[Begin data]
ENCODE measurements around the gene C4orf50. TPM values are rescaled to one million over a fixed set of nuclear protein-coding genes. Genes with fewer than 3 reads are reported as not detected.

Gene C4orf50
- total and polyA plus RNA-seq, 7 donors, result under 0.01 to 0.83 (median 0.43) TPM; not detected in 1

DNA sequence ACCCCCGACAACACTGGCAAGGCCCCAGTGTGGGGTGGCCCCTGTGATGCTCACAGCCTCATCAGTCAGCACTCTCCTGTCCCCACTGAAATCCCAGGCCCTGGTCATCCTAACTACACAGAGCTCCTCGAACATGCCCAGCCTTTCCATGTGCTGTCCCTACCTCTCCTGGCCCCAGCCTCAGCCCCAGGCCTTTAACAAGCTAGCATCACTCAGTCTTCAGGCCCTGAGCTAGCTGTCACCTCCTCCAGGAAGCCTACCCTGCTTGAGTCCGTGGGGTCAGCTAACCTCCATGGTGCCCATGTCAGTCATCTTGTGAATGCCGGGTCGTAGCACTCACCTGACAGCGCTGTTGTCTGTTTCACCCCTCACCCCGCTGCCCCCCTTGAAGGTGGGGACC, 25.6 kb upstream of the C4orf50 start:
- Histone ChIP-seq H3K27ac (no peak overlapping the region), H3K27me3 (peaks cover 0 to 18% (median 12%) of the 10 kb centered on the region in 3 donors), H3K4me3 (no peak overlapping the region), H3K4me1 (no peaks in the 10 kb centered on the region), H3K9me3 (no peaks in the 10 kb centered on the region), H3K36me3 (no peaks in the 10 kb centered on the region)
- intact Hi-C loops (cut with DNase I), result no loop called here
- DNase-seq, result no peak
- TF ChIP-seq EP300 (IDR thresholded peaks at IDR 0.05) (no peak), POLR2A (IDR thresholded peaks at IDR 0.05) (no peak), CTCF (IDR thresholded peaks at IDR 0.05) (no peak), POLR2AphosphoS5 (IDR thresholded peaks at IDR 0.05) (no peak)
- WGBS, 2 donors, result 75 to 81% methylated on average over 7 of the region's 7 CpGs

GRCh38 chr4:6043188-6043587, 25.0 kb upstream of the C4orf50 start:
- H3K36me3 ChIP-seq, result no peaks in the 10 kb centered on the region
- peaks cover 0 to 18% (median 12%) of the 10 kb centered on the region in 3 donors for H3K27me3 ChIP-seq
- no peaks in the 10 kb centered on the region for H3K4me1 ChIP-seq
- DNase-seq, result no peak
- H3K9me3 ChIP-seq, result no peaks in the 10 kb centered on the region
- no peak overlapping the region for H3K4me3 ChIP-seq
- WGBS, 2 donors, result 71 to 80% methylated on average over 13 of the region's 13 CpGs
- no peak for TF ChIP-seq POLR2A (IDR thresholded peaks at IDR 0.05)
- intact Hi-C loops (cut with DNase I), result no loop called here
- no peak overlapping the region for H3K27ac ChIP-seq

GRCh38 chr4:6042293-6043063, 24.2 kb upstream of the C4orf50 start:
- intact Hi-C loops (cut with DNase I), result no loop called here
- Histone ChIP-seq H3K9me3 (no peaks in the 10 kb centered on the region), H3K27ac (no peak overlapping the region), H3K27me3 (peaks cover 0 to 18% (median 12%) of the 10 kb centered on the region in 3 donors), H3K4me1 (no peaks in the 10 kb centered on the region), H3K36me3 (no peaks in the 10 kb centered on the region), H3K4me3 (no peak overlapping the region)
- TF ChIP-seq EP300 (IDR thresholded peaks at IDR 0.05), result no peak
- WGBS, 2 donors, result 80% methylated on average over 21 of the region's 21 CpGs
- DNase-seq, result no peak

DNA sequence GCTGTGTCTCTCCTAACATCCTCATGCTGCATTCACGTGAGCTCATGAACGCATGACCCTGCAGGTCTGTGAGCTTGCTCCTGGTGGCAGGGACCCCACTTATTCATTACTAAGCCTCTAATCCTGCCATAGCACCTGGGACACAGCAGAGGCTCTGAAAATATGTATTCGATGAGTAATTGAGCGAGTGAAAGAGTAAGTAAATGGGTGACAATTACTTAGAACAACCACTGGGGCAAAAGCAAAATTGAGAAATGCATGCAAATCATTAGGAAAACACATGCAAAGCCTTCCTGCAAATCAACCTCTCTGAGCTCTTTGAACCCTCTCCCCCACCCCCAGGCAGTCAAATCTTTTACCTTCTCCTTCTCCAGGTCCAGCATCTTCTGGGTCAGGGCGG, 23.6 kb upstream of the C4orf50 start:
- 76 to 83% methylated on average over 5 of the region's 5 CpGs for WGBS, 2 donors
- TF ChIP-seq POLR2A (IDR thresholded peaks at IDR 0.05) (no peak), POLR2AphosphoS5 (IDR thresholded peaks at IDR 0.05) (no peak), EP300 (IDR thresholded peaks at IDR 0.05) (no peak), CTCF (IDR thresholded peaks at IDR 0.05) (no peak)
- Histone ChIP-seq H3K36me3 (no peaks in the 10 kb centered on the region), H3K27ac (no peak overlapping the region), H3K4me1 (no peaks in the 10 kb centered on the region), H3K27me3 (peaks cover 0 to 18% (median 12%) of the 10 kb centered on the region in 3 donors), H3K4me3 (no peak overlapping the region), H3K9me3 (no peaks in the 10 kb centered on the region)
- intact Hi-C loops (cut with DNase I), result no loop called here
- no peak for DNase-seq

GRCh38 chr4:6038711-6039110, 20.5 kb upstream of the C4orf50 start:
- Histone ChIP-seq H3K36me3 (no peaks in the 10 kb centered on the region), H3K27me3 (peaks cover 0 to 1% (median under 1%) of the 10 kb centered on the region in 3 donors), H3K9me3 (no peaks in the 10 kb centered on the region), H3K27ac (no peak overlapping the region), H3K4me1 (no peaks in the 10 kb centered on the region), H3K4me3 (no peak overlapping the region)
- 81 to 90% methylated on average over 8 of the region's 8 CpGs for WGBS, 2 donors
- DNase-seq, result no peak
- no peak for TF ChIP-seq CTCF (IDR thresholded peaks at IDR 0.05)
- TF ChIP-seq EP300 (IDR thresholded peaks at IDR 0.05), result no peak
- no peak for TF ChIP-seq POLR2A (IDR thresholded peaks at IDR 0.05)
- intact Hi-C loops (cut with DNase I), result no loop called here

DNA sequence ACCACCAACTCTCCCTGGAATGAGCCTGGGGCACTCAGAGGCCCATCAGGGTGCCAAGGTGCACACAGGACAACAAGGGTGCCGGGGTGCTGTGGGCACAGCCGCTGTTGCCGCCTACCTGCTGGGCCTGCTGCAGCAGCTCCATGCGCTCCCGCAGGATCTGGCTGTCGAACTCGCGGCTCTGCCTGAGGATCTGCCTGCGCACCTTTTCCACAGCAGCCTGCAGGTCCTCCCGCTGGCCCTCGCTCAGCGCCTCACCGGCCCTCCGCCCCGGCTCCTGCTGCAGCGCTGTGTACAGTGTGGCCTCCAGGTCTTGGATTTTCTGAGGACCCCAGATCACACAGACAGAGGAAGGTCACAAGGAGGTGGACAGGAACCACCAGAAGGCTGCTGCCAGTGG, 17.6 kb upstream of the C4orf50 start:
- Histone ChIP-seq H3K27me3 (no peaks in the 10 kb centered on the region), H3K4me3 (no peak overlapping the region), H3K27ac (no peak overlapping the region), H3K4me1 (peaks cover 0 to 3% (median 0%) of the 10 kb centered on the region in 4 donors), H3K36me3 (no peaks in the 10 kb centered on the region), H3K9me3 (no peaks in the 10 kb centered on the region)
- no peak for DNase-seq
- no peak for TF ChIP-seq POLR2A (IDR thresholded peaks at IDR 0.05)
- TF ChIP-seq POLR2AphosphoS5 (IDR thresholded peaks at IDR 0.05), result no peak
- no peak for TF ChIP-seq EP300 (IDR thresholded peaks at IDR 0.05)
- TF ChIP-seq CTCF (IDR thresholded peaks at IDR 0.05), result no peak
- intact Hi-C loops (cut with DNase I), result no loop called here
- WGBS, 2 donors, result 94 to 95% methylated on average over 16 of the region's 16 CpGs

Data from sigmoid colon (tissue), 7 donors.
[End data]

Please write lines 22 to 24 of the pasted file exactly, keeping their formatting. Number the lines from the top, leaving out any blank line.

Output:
- intact Hi-C loops (cut with DNase I), result no loop called here
- Histone ChIP-seq H3K9me3 (no peaks in the 10 kb centered on the region), H3K27ac (no peak overlapping the region), H3K27me3 (peaks cover 0 to 18% (median 12%) of the 10 kb centered on the region in 3 donors), H3K4me1 (no peaks in the 10 kb centered on the region), H3K36me3 (no peaks in the 10 kb centered on the region), H3K4me3 (no peak overlapping the region)
- TF ChIP-seq EP300 (IDR thresholded peaks at IDR 0.05), result no peak